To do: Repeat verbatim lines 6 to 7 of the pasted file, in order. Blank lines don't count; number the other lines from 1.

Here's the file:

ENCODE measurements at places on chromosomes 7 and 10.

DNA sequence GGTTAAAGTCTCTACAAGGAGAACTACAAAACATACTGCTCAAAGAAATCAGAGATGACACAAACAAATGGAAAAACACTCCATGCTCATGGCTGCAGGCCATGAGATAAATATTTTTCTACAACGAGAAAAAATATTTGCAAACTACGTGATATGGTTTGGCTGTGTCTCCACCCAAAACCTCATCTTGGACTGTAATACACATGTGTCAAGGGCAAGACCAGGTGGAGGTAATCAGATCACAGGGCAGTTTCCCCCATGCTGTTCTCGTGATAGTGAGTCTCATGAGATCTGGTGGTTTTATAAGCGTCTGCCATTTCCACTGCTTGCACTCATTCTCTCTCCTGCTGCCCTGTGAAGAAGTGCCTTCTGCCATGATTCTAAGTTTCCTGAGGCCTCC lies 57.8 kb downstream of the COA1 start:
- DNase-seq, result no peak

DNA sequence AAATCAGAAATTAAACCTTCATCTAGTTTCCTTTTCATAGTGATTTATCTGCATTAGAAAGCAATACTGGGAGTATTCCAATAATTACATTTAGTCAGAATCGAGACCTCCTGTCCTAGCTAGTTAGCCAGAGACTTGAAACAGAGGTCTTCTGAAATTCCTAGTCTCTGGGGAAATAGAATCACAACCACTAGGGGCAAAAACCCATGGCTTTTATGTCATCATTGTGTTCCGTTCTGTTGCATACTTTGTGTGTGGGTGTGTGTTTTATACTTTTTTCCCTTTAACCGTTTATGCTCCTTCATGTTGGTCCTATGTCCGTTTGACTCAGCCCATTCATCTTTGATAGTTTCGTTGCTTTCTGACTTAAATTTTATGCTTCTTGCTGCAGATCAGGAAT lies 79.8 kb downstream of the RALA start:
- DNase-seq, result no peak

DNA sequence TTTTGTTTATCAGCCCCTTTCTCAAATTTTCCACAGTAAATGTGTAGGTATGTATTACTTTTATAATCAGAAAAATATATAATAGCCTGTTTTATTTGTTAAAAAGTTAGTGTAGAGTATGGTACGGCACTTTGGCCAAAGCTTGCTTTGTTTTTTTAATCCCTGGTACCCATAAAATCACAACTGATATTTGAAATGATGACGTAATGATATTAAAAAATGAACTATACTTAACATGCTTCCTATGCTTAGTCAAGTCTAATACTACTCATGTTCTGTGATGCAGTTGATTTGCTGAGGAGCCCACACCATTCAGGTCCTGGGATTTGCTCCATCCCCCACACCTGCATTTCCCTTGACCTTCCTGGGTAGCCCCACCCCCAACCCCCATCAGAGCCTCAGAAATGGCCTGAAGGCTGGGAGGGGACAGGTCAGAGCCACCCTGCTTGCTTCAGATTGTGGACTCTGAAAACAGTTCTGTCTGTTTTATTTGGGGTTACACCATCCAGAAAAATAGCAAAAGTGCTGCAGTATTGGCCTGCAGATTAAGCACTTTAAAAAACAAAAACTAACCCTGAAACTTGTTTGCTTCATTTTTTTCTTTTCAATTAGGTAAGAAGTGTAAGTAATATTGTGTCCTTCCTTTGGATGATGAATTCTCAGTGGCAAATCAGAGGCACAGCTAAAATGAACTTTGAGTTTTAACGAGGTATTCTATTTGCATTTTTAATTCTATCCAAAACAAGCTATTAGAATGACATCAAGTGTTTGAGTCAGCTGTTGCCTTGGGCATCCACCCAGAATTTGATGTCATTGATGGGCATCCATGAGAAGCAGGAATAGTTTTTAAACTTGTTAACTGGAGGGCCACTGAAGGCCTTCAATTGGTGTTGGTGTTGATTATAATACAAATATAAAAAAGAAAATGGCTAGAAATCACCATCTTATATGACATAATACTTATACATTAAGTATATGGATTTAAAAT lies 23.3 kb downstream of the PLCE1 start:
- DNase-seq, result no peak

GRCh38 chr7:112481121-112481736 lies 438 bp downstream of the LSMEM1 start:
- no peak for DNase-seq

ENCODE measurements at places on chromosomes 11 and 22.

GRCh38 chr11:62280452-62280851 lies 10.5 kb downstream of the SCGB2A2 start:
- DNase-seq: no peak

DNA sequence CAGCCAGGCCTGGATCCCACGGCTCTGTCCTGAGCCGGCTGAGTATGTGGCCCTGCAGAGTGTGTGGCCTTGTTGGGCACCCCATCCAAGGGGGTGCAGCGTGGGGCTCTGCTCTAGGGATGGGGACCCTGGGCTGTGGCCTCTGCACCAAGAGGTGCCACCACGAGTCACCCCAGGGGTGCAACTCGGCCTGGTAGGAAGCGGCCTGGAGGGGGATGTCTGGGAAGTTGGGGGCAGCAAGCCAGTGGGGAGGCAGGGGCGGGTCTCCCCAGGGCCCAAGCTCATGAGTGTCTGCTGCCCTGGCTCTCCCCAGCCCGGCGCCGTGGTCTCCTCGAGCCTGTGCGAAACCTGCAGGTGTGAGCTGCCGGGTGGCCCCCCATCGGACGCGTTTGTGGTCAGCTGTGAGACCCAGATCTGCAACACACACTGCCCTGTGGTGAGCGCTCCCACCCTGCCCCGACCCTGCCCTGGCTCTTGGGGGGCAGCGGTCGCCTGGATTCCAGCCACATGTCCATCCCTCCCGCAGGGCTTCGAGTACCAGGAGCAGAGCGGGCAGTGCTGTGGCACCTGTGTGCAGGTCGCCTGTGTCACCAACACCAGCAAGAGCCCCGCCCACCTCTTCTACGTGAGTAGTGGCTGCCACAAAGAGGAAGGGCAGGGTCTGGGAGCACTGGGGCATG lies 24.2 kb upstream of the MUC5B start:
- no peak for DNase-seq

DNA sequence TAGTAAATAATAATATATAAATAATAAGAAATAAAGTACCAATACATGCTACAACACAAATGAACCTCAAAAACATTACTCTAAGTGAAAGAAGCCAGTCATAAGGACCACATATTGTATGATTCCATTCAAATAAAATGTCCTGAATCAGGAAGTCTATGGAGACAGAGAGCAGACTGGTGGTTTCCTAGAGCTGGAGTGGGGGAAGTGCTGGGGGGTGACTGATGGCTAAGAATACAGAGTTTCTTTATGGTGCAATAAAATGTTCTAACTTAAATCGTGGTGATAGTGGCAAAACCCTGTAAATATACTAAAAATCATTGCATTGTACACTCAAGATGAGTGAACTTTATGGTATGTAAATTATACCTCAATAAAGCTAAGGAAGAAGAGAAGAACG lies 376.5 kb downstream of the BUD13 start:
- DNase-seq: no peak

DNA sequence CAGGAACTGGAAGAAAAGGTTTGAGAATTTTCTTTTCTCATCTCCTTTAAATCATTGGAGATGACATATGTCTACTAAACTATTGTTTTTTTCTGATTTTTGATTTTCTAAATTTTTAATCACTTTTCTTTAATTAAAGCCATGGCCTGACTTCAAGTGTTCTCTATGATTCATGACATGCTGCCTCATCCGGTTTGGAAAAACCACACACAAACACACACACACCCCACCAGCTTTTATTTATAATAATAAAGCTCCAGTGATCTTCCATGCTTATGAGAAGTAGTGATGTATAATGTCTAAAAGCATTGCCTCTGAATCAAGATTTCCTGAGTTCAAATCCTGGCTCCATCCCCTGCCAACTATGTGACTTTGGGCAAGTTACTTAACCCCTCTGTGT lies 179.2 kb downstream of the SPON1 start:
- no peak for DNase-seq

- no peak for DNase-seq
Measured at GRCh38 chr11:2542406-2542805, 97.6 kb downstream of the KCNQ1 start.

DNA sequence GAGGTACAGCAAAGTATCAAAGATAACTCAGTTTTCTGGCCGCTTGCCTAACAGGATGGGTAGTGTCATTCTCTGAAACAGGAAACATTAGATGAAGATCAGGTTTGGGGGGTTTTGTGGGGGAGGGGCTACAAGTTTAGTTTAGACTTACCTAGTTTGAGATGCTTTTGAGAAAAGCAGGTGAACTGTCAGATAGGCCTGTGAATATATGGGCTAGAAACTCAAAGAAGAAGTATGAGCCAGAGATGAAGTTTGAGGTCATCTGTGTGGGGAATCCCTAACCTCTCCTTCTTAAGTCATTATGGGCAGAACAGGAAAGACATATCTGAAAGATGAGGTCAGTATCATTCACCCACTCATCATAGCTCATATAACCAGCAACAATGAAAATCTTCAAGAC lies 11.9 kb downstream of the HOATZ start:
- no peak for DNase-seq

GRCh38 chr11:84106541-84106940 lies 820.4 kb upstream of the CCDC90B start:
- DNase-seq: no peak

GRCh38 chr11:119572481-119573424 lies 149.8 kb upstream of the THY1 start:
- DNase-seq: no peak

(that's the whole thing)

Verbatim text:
DNA sequence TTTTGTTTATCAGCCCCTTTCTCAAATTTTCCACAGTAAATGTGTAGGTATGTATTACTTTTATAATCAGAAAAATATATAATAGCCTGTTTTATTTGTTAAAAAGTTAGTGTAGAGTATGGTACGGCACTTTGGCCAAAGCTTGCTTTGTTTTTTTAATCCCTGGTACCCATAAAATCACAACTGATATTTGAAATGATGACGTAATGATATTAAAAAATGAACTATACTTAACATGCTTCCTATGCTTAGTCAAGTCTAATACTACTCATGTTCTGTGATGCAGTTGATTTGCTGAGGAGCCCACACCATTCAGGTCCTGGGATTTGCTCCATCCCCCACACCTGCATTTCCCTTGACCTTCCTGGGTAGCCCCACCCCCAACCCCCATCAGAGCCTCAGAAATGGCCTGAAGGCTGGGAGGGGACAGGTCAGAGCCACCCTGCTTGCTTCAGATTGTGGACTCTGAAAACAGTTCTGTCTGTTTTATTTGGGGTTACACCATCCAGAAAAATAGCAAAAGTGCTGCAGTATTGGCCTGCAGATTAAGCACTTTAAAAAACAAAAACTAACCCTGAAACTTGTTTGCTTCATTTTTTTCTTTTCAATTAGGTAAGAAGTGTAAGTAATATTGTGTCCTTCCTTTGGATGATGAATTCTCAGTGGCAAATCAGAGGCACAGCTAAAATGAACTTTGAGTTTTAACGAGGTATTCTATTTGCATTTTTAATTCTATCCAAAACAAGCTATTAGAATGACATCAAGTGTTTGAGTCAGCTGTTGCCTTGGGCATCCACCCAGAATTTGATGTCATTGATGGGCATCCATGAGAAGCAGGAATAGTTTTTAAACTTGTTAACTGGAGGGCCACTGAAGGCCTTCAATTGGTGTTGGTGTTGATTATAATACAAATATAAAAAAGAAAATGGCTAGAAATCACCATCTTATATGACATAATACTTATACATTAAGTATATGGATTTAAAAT lies 23.3 kb downstream of the PLCE1 start:
- DNase-seq, result no peak